AN exhibition opens tomorrow (Saturday) of 20 tapestry panels one of which was stitched by Minehead Quakers as part of an international project 30 years ago.
The Minehead panel joined 76 others made by people in many countries and the full set is on display in Kendal.
But now 20 of them are coming to Taunton for a special exhibition.
One of the Minehead Quakers involved in the original project was Carhampton resident Faith Cartwright, pictured pointing out the section of the tapestry which she stitched.
“Each Meeting designed their own panel and ours was done by Frank Frisby, a well-known Minehead Quaker at that time, and Siw Wood,” said Faith.
“It depicted one in which Quakers witnessed for peace at that time with a street theatre group going all over the country, including Minehead.”
The work took many months to complete: “As many members of the Meeting as possible contributed by stitching a small part,” said Faith.
“The stitching had to be just right so that it matched all the other ones being made. I still feel proud to have made this very small contribution to what has become a well-known record of Quaker work.”
A photo of the Minehead panel hangs in the Quaker Meeting House in Bancks Street. The original is now part of the permanent exhibition and seen by thousands of people every year.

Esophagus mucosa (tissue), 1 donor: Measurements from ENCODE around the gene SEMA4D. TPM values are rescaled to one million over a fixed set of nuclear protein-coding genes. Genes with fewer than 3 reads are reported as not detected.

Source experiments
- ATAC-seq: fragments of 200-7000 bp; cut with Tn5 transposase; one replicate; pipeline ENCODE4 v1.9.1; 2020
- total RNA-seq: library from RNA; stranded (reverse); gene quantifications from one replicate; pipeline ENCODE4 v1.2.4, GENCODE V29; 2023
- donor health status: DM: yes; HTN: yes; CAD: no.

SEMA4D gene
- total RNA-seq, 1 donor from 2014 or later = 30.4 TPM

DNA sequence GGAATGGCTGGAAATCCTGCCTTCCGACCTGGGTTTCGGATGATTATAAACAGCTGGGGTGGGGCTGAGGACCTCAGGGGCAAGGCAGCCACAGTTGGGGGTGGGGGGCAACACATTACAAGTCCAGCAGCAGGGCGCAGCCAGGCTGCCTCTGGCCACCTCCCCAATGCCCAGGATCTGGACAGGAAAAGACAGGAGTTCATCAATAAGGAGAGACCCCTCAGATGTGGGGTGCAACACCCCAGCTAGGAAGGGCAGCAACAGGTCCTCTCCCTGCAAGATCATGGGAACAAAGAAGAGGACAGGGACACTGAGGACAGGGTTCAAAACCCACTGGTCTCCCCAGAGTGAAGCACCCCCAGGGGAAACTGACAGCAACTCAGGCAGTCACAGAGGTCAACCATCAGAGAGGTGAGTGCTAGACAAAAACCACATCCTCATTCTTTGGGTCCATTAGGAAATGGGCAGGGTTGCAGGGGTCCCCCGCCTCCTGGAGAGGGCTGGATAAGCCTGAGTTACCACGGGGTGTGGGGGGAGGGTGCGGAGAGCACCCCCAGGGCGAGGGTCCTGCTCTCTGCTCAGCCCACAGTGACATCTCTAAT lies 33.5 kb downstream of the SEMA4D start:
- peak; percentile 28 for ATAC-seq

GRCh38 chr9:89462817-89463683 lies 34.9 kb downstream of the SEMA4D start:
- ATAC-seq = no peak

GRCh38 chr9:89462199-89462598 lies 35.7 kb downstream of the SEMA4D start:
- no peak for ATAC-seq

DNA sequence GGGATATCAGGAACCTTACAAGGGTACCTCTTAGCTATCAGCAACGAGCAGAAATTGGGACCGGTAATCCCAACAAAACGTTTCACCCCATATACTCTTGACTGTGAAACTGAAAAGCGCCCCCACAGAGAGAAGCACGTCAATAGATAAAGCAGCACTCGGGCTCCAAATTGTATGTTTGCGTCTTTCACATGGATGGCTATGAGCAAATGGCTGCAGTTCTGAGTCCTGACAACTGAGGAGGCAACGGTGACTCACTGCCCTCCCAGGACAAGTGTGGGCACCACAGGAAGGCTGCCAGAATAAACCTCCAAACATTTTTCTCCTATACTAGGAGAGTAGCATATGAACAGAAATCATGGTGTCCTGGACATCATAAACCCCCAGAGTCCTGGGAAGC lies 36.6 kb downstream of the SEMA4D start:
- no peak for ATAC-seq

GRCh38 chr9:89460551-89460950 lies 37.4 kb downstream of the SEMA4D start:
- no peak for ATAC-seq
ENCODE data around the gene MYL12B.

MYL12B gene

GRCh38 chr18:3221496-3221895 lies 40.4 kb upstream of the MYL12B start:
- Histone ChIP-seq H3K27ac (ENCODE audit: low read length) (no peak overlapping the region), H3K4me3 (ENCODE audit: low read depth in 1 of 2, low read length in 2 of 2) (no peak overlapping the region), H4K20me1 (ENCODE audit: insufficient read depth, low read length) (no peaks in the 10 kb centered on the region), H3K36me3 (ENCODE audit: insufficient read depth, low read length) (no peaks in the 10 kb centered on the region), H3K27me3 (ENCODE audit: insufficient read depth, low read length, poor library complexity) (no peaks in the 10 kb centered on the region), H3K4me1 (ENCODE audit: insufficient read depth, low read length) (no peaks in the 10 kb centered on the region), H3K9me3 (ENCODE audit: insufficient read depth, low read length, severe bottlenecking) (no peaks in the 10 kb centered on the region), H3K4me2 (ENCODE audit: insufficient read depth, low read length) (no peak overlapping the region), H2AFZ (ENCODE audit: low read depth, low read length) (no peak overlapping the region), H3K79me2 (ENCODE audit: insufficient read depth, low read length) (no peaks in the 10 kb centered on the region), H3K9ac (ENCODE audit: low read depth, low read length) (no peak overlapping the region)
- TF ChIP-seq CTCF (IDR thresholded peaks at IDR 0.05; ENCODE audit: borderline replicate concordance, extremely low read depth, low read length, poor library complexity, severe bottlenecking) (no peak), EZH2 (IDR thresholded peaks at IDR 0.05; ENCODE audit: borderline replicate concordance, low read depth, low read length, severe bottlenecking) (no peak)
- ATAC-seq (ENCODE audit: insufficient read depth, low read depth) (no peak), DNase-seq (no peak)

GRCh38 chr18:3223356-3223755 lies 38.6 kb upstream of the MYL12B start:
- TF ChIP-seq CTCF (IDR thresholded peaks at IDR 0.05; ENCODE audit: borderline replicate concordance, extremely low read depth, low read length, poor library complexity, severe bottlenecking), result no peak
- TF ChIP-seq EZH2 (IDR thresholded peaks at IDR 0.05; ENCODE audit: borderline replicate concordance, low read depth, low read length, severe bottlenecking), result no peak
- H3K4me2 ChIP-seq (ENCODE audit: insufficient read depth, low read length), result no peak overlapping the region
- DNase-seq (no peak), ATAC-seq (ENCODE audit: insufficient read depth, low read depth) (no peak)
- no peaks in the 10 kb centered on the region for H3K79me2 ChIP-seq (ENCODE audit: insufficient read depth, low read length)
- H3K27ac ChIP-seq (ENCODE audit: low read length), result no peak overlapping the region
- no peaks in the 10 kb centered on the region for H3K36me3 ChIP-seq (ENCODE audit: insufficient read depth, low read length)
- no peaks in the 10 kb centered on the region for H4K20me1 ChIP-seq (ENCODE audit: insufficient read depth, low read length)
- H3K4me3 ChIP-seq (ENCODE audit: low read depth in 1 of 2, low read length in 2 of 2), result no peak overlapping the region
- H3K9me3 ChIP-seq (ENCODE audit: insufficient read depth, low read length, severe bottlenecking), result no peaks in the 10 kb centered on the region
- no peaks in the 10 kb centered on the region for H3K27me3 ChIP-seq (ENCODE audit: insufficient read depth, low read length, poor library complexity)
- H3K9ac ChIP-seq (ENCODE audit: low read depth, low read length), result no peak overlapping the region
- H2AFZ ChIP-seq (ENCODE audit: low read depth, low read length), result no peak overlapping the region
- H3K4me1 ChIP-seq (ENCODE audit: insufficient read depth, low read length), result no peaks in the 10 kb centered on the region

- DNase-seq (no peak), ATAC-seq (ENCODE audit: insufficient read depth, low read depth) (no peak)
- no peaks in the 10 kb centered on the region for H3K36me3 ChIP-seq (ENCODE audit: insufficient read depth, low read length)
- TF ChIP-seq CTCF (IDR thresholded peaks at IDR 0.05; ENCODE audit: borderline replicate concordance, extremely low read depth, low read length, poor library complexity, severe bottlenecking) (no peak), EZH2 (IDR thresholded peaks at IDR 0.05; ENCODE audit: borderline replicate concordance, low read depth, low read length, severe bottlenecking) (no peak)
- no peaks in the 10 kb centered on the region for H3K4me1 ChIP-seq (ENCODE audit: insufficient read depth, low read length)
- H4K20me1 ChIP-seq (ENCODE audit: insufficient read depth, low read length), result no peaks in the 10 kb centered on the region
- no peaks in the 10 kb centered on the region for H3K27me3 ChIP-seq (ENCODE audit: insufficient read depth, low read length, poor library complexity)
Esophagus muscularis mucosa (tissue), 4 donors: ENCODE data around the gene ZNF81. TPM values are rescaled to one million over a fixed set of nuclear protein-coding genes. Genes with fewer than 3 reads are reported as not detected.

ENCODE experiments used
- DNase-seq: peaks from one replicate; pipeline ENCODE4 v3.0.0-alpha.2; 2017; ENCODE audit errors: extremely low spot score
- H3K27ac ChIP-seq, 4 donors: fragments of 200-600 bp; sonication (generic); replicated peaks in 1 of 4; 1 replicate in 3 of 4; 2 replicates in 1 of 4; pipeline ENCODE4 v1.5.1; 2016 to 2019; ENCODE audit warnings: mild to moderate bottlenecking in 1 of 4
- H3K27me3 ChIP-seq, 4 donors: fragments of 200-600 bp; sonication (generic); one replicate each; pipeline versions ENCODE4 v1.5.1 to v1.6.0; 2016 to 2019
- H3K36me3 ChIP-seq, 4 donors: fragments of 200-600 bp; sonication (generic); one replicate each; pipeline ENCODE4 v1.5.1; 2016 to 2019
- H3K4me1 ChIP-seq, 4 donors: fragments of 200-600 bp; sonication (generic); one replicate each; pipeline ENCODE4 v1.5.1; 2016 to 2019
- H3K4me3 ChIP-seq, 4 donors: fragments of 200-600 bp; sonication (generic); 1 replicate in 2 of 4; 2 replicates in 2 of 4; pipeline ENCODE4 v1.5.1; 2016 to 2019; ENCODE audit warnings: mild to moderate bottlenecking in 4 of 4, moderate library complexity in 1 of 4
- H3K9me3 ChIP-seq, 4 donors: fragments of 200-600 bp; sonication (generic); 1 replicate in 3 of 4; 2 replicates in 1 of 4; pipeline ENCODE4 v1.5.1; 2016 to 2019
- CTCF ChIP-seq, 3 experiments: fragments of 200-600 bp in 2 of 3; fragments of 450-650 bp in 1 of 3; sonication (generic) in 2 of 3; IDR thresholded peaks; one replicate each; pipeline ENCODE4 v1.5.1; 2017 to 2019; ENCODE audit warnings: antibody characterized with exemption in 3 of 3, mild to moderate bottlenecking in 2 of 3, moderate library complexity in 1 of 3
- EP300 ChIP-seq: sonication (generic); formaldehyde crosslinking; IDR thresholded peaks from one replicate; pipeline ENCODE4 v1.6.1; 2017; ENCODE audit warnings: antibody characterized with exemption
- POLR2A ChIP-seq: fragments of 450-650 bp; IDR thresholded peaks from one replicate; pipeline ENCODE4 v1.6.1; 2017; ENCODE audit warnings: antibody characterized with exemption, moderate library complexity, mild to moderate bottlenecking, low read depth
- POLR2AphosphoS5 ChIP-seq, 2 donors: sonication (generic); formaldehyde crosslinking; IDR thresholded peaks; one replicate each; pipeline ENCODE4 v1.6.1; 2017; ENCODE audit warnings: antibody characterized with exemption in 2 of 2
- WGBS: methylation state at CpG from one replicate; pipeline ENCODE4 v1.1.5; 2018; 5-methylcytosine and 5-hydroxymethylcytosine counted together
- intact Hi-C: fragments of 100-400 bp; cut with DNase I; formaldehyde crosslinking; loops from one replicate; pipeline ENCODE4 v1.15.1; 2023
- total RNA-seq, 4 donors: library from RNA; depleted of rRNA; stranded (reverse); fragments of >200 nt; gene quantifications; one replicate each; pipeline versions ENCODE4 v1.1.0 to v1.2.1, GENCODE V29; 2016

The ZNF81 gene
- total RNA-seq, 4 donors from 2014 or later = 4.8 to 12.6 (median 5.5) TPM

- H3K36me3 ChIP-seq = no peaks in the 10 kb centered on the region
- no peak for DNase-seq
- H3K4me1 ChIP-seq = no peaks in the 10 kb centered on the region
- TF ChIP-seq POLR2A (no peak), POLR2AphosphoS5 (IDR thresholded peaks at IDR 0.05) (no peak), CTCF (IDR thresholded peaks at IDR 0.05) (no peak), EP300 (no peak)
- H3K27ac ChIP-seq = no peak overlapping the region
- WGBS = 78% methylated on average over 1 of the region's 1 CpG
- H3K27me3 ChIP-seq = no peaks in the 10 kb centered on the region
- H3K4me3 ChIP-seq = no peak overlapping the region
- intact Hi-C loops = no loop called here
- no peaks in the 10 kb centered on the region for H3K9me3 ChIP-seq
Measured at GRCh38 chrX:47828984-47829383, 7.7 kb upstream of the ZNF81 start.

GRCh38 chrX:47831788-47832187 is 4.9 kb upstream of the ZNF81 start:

The idea for the project came from a Taunton Quaker Anne Wynn-Wilson when wondering what to do with the children on Sundays. It expanded to much more than that!
Anne ensured that the designs and materials gave the whole set a consistent look. Children’s drawings were used within many of the designs.
And the cloth was made in Somerset by Church Farm Weavers using colours based on local stones.
The exhibition has been arranged by Temple Methodist Church and Taunton Quaker Meeting. It will be of interest to those who enjoy seeing different styles of needlework and tapestry as well as anyone liking to know more about the Quakers past and present.
It will be in the Temple Methodist Church, Taunton, from May 20 to June 3 and open daily from 10am to 4pm, except Sundays. Entry is free.
Photo: Chris Lawson